I think the gap is certainly narrowing, but if of course will depend on the task you want to perform on the tablet, video editing for example could require greater power that a tablet might not provide. I find as well that while doing certain things like note taking or document editing is much easier these days, you don't always have the same amount of features on a tablet version of an application and it is instead reduced to the essentials, which isn't always a bad thing to be honest.

    Gaming used to present a massive disparity too but with the emergence of cloud gaming that has made it much more accessible on a phone or tablet. 

    Pricing probably comes into it too for many people, for the price of a high end tablet you can get a decent laptop, which would represent better value in many cases. I say this as somebody who would prefer a tablet if carrying out daily tasks was able to be done quickly enough on them.
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  • rish
    rish Member Posts: 17 Connected
    I don't like using the laptop much, I much prefer using my desktop computer. 
  • alexis39
    alexis39 Member Posts: 64 Connected
    My iPhone I use for everything rarely use my laptop as my fingers don’t work very well 
  • mikehughescq
    mikehughescq Member Posts: 8,295 Disability Gamechanger
    I edit videos on my iPad Pro @Ross_Scope and have done so for about 5 years. Anything from 1 minute to an hour with ease. It is painless. It was something you could do with the original iPads but it’s now reached a level of sophistication that matches or exceeds desktop solutions. Tablet processors now comfortably match or exceed desktop computers so no problem there. A number of TV companies, especially in the regions, produce news and more entirely via Apple devices.

    Gaming on tablets has largely killed gaming on the desktop. There is niche for high spec gaming machines but few people have that amount of money and most gamers are now on laptops, consoles or tablets. 

    I’ve an Office 365 sub via work and I’m also a Microsoft Certified Professional. Whilst the tablet versions for iOS are cut down they’re certainly not for stuff like Surface tablets for example. In reality, the only thing I miss on my iPad Pro is templates. However, there are routine ways around that and I find I can produce client letters, presentations and detailed spreadsheets sat on the bed or on a train or whatever with zero loss of functionality compared to desktop versions. The only issue is that most users are poor at finding their way beyond typing in most Office apps so they probably don’t realise how much more they could do.

    I think price is absolutely significant. Ultimately though you get what you pay for. My iPad Pro is 5 years old; still flies along at speed and I expect to have it for at least 2 more years depending on iOS updates. I see people with laggy laptops all the time. 


  • 66Mustang
    66Mustang Community Co-Production Group Posts: 6,012 Disability Gamechanger
    For me it is often down to bugs or the fact that some programs I use are just old and the developers haven’t redesigned them for the mobile age. The stocks and shares provider my family uses is one example which is on quite an old platform. I was trying to do something on it using my tablet yesterday and it kept playing up, switched to the laptop and it worked fine.

    Of course the same thing can happen the other way round, too - not working on the laptop or desktop but fine on the tablet. I guess I like having different devices as backups.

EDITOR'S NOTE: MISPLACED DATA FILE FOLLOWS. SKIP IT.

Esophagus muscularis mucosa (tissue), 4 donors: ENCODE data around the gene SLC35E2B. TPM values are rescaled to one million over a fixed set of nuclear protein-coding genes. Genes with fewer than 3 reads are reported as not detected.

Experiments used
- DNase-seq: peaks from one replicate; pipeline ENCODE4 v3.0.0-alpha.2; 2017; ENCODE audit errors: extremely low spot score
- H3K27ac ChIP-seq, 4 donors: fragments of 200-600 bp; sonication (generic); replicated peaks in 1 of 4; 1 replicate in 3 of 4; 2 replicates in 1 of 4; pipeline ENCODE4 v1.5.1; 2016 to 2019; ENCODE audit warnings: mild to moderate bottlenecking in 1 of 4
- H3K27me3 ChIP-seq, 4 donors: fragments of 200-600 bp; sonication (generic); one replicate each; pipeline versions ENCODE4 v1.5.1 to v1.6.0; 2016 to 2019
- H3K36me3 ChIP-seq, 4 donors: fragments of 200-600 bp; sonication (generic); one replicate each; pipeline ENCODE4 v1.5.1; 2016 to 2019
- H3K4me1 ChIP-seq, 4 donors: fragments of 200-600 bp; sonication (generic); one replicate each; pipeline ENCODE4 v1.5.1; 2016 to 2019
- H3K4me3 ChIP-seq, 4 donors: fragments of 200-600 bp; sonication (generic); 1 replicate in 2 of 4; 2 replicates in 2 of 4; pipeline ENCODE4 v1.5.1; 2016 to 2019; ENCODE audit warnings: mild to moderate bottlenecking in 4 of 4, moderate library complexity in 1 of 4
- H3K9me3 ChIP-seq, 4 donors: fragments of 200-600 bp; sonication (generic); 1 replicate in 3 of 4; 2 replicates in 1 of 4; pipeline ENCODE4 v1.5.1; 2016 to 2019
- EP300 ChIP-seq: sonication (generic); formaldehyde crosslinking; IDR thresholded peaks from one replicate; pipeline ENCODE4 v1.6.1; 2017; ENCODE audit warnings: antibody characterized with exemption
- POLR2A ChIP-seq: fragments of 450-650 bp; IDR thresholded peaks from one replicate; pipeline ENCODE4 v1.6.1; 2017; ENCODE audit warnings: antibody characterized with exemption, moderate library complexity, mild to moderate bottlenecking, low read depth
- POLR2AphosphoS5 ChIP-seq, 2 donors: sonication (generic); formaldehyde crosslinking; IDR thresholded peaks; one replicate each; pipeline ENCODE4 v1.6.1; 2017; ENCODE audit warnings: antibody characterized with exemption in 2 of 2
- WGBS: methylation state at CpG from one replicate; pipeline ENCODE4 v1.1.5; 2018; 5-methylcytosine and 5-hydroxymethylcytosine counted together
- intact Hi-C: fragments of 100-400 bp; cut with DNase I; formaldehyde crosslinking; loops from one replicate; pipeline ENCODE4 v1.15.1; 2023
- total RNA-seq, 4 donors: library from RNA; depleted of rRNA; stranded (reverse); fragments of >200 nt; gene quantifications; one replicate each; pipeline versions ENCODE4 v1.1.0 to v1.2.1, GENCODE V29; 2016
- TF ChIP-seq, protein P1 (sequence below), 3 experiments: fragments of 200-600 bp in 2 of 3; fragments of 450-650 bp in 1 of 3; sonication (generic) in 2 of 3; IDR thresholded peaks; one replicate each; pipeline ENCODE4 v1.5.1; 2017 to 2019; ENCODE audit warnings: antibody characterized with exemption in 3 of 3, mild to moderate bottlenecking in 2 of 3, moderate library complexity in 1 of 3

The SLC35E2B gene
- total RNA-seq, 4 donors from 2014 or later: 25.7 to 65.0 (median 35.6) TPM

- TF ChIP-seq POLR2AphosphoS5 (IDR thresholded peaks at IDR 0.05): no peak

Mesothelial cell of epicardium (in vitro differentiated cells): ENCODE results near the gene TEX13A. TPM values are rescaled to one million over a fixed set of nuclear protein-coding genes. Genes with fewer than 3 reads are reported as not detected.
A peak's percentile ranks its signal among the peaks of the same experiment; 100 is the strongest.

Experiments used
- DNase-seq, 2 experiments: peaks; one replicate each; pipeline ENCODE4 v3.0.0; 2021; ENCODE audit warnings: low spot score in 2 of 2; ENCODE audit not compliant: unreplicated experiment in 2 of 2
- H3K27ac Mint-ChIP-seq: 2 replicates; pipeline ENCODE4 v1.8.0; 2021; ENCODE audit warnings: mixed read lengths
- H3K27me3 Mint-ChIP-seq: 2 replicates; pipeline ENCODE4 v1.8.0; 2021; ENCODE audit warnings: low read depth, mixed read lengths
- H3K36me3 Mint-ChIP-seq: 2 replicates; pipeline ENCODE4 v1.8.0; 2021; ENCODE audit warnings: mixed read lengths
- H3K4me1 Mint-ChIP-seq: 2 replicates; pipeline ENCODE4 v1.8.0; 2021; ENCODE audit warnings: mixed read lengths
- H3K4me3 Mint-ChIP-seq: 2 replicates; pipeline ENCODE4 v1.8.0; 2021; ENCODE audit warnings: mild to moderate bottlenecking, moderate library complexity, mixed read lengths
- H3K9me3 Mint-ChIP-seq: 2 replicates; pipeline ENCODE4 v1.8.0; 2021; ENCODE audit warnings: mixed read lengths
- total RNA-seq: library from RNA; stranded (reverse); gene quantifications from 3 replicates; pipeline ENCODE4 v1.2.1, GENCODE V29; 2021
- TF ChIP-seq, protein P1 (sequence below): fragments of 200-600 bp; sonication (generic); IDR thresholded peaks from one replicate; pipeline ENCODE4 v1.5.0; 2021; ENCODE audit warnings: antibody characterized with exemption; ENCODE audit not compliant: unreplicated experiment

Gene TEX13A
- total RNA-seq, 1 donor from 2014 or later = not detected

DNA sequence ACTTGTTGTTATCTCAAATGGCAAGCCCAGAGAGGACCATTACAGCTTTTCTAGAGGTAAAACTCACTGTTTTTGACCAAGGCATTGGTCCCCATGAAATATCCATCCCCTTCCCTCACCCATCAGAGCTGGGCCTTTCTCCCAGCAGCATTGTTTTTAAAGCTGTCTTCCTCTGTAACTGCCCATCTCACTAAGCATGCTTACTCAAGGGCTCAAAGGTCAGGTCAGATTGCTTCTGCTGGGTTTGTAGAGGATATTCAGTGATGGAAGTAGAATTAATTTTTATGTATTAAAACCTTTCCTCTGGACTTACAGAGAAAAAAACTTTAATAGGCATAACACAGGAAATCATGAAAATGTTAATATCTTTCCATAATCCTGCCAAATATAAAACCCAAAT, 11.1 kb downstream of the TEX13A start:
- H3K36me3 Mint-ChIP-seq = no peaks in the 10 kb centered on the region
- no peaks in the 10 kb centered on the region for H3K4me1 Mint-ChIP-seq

Before I got my current iPad I had just a basic one, not a Pro, and it did me for 4 years and was still running apps smoothly - I only replaced it because I’d physically damaged it. I can well believe a Pro would last so long.
  • Durhamjaide
    Durhamjaide Member Posts: 309 Courageous
  • Geoark
    Geoark Member, Scope Volunteer Posts: 1,382 Disability Gamechanger
    Laptop, though 98% plus of the time it is used like a desktop, plugged into a hub and connected to everything else. My own laptop has been upgraded to windows 11 and so now have three screens and with 3 different 'desktops' I can move quickly between different tasks without cluttering up the current desktop. 

    Between the benefit of upgrading a desktop to the portability of the laptop the portability aspect wins for me.

    Smart phone, though this is usually reserved as, alarm clock, accessing a code when making an online billing, team whatsap, or whats up as I prefer to call it and making calls, probably in that order of usage.

    Tablet, rarely used since working from home, but was mainly used for reading books, listening to music. I find it easier to rotate one of my screens and change the orientation when reading books or documents. Using bluetooth to listen to music on my own laptop while working on the company laptop helps to keep me sane at times.

    Biggest bonus, at the end of the day take the usb plug out of my work laptop and into my own laptop and its all set up to go.

    As an individual I stood alone.
    As a member of a group I did things.
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  • mikehughescq
    mikehughescq Member Posts: 8,295 Disability Gamechanger
    Ever thought of moving to one large monitor @Geoark? My employer now defaults to a 49” monitor as the standard for all staff unless you need a reasonable adjustment.
  • Poppy_
    Poppy_ Community Volunteer Host Posts: 31 Connected
    I tend to stick to my phone and IPad for most things, but I do use my laptop for work and I do have a Fitbit, which I use everyday. 
    Poppy_
    Community Volunteer Host with a passion for reading.

  • Ross_Scope
    Ross_Scope Posts: 5,742

    Scope community team

    Blimey @mikehughescq, that's huge, 49 inches?
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  • ladybugabloom
    ladybugabloom Member Posts: 1 Listener
    edited January 12
    It all depends. Since I work from home and if I have a complex task I work over the desktop and if not then a laptop :)